If I were Claude Julien, this is how I would try to get Boston’s first power play unit going:
1. Get Zdeno Chara out from in front of the net: Chara does not have the hands to be the guy in that spot. In addition, can he afford to take the extra abuse that position needs to take? The guy is already paying 27 to 30 minutes a night. That spot is tailor-made for Milan Lucic, but if he is not up to it, Nathan Horton is also a good bet. He has a ton of goals around the crease in the postseason.
2. Put Patrice Bergeron on the point and switch to an umbrella: Tomas Kaberle does an adequate job of dishing the puck, but he cannot get a shot through, so he does not even draw any defenders to him. If he cannot at least be a threat to shoot the puck, the B’s need to go to Bergeron, who is just as adept at moving the puck as Kaberle and is a threat to shoot. Put him at the top of the umbrella with Horton and Chara in the shooting positions along the sides, Lucic in front, and David Krejci as the lurker looking for an opening or a rebound. The weak side shooter also needs to be cheating down for rebounds as well, as he (Chara or Horton) should get some good looks off rebounds.
3. Shoot the puck more: I am not one of those people who yells shoot throughout a power play. I understand the guy with the puck has a much better idea of what is going on than I do, and I trust that guys who have made it to the NHL are more than capable of making good decisions with the puck. But Boston is not even getting good looks on the PP, which is why I think the umbrella will work better for them. Not to mention the fact that the proven way to beat Roberto Luongo is fire shots at his feet and crash for rebounds. Chicago did it with a lot of success, and Nashville had some success with the strategy as well.
As for PP unit No. 2, I would use the combination of Bergeron, Brad Marchand, Tyler Seguin, Andrew Ference and Dennis Seidenberg. Let Seguin set up on the outside to give him some room to operate and create, with Seidenberg on the other side. Put Marchand in front with Ference as the point and Bergeron (or Peverley if Bergeron goes on PP 1) as the roamer.
One more thing: keep Mark Recchi far away from the power play. He no longer has the speed or scoring touch (no PP points in almost 50 minutes of pp ice time).
Neither of these combinations may work, but neither can be much worse than the 5-for-67 the Bruins have put up this postseason.
If the Bruins are to beat the Canucks, they are going to need to score a few power play goals. It is obvious to everyone, except maybe Julien and his staff, that what they have been doing does not work and will not work. It’s time to make some changes if they want to win the Stanley Cup.
- Got to love Julien’s response to a question about Boychuk’s poor decisions of late, as he said he wouldn’t answer questions about individual players and wanted to keep it in house, and then said that if you asked Boychuk about the play, he’d say “He could have played it better.”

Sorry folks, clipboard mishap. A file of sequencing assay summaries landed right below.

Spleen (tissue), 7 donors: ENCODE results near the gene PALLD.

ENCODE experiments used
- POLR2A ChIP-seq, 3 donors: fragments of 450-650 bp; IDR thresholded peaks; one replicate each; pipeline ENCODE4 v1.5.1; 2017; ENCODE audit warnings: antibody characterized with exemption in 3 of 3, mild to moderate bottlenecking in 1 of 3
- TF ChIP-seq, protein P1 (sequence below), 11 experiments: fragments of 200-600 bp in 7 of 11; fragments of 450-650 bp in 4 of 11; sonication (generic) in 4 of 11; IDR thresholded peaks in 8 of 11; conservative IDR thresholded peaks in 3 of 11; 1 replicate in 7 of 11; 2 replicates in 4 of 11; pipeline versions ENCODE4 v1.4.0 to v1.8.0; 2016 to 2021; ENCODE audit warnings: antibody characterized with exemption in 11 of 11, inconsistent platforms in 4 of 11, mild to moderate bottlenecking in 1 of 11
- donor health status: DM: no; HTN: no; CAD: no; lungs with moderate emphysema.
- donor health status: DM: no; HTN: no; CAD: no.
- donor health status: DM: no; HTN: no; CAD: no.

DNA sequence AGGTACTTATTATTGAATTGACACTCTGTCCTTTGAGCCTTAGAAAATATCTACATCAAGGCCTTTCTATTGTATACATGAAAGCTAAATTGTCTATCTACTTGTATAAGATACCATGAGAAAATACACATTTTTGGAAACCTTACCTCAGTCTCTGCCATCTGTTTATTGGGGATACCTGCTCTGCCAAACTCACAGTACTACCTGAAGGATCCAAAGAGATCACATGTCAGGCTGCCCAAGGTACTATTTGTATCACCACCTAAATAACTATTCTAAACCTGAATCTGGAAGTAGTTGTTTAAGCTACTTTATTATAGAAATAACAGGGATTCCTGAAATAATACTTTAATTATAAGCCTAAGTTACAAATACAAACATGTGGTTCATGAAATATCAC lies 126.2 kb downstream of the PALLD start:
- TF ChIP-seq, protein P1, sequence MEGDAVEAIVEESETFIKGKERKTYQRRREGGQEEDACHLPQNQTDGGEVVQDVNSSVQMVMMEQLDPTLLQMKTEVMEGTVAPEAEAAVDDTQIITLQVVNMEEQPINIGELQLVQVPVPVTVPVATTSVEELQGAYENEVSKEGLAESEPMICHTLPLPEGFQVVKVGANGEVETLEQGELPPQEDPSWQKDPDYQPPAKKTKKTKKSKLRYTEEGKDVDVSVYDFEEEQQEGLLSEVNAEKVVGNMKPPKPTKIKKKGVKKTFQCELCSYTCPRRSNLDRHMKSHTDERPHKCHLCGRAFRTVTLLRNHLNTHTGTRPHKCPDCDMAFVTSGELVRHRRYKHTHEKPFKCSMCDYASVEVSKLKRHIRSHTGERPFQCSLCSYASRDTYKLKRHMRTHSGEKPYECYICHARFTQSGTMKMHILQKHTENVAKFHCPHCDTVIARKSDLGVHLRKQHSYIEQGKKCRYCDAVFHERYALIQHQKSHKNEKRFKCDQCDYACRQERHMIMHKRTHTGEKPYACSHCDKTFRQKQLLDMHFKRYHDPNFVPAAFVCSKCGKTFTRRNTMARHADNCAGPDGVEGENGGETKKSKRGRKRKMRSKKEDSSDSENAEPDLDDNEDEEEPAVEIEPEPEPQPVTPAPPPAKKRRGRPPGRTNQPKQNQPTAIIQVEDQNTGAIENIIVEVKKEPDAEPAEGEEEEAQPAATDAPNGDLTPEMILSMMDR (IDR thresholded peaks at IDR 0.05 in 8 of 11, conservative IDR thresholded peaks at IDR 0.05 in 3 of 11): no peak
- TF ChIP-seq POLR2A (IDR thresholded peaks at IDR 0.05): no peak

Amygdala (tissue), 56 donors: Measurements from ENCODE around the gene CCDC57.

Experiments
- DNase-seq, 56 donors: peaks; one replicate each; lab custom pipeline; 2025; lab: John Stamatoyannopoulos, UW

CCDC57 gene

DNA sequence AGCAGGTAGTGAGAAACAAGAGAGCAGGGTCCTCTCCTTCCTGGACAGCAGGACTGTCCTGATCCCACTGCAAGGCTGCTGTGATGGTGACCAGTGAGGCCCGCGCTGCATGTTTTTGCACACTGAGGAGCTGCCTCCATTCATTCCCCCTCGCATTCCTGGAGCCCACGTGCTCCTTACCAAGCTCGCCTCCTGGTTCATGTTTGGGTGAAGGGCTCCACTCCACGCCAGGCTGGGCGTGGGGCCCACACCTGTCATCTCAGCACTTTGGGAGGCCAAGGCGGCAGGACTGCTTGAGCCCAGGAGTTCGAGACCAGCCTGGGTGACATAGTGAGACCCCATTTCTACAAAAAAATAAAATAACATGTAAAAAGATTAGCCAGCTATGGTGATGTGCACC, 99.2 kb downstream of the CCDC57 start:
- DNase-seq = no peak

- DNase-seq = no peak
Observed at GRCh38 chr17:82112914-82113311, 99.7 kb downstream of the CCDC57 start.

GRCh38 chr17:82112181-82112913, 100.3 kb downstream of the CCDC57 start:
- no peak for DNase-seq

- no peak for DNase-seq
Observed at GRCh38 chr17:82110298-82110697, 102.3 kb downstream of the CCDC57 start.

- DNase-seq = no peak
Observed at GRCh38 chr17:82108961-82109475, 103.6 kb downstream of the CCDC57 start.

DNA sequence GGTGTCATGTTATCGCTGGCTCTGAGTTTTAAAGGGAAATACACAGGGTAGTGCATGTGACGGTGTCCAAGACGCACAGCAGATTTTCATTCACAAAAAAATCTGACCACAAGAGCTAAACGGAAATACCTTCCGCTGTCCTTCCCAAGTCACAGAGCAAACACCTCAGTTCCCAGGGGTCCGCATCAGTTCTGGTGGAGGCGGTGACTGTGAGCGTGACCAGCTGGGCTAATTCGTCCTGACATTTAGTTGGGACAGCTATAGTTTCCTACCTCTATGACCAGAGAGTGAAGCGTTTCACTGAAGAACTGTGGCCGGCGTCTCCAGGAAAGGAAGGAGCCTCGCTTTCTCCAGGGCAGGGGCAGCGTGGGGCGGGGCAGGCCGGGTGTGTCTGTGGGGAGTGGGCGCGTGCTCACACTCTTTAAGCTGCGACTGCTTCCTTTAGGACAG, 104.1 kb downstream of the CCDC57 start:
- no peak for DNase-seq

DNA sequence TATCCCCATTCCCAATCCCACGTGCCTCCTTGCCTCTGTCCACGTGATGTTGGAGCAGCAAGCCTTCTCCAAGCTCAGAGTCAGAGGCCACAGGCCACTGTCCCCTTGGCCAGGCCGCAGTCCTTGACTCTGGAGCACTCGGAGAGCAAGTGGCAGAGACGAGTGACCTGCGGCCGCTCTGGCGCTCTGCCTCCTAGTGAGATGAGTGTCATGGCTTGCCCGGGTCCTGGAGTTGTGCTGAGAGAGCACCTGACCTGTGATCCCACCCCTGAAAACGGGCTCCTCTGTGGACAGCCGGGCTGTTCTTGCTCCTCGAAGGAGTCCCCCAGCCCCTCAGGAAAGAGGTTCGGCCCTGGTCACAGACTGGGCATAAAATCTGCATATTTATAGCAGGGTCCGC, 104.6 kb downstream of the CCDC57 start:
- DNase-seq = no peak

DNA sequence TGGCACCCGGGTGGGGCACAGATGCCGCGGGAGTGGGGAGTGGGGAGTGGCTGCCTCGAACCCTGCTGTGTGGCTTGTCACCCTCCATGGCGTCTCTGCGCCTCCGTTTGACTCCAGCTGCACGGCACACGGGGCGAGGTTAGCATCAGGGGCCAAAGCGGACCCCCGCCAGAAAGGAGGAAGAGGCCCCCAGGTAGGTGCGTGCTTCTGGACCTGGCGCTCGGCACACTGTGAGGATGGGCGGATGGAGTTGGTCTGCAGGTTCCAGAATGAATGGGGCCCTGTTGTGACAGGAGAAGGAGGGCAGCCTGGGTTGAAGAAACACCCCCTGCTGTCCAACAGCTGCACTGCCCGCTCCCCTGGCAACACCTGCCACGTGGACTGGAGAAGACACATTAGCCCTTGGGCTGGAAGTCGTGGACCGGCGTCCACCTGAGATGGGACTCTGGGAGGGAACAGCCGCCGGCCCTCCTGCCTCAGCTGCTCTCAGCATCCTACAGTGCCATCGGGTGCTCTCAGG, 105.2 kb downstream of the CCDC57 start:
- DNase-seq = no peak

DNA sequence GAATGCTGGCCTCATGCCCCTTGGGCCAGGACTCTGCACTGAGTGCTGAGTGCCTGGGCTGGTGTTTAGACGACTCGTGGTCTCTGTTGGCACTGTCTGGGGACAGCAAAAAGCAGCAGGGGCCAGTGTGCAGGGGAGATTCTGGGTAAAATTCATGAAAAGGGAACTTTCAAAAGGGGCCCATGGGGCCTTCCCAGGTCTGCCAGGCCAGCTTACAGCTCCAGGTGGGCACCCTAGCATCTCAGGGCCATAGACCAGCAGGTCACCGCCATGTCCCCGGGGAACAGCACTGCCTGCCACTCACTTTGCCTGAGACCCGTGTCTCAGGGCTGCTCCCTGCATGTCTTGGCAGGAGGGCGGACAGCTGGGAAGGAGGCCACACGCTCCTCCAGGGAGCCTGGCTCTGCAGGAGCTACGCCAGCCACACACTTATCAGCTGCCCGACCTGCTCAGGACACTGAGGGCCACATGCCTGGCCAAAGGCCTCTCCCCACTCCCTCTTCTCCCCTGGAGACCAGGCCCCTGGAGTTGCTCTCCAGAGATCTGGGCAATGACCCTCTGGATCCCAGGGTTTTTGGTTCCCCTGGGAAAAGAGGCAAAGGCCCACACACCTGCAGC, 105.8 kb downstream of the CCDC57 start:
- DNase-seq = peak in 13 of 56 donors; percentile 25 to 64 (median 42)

- Tim Thomas has allowed just two goals in four starts against Vancouver. If the series ended right now, Thomas would be the Conn Smythe winner – even on the losing team.
- Lucic told media members that no one (implying the media) was giving the Bruins a chance in the series and that the Bruins were going to use that as motivation to prove everyone wrong.
Interesting piece by Steve Conroy in today’s Boston Herald throwing out the idea of playing Shawn Thornton and sitting Seguin, who will have little value in a tight-checking game. I have no problem with putting Thornton in, but I would not sit Seguin because he could be useful on the power play and other situations where offense is needed (like coming from behind), Gregory Campbell would likely be the odd-man out if Thornton were to play, as Daniel Paille is too valuable on the penalty kill and Rich Peverley and Chris Kelly are all-around better players than the other possibilities.
- Manny Malhotra skated with a cage on this morning, and will be a “game-time decision” according to coach Allain Vigneault. Malhotra could be a huge lift for the Canucks, who might be without Dan Hamhuis. Vancouver’s second-best defenseman behind Kevin Bieksa, Hamhuis was hurt delivering a crushing hip check to Lucic in Game 1. Andrew Alberts, a former Bruin, will likely take Hamhuis’ spot on the roster, but don’t expect to see much of him.
- Dave Bolland and Ryan Whitney both bashed on the Canucks, with Bolland calling Burrows a “little girl” and Whitney saying “90 percent of the league wants nothing to do with seeing them win.”
- Prediction for Game 2: The Bruins have bounced back from adversity so many times, it is hard to bet against them. Game 2 is a huge momentum swing, and a Boston win puts them in great position. The Canucks are a more explosive team, and giving them a 2-0 lead could be deadly. Look for the Bruins to pressure and bang Luongo around a bit and come away with a 2-1 win.
As always, thanks for reading. Visit every day and leave your comments!
Be sure to visit FanSided’s NHL site, Too Many Men on the Site, for everything NHL, including an innovative mock draft. Also, check out FanSided’s Vancouver site to keep up to date with news about the opponent.
Follow Steve on Twitter @skendallhockey
Topics: Alex Burrows, Allain Vigneault, Andrew Alberts, Andrew Ference, Boston Bruins, Boston Herald, Brad Marchand, Chris Kelly, Claude Julien, Dan Hamhuis, Daniel Paille, Dave Bollard, David Krejci, Dennis Seidenberg, Game 2, Gregory Campbell, Johnny Boychuk, Kevin Bieksa, Manny Malhorta, Mark Recchi, Milan Lucic, Nathan Horton, Patrice Bergeron, Power Play, Rich Peverley, Roberto Luongo, Ryan Whitney, Shawn Thornton, Stanley Cup, Steve Conroy, Tim Thomas, Tomas Kaberle, Tyler Seguin, Vancouver Canucks, Zdeno Chara